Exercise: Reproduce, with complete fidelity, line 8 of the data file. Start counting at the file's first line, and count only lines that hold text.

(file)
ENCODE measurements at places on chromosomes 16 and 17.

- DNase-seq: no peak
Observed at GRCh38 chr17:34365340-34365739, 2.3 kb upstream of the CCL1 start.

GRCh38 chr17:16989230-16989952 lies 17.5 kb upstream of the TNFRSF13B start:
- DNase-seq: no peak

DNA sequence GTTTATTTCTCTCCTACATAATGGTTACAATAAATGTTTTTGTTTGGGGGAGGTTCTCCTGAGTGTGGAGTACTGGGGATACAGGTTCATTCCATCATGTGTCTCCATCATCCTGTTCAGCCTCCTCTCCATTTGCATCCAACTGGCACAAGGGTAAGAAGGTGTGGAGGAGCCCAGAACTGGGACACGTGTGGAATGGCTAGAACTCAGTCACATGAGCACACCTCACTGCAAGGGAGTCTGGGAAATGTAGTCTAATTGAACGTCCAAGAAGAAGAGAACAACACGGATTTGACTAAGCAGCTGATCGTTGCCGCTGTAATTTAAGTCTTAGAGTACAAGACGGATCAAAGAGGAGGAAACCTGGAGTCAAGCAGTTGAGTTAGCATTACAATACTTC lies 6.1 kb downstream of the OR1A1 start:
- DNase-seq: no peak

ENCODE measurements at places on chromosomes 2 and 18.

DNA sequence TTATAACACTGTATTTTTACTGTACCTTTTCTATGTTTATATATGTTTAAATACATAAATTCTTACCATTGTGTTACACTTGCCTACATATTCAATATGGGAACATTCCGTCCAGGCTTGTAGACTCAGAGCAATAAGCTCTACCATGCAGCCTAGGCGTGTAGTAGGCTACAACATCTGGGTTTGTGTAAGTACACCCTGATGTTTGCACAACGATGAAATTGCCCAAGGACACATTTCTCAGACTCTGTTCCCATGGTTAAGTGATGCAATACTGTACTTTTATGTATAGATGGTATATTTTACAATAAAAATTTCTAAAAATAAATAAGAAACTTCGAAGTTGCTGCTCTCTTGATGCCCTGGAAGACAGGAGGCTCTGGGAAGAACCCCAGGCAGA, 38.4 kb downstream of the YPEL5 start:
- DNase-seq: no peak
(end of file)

ENCODE measurements at places on chromosomes 2 and 18.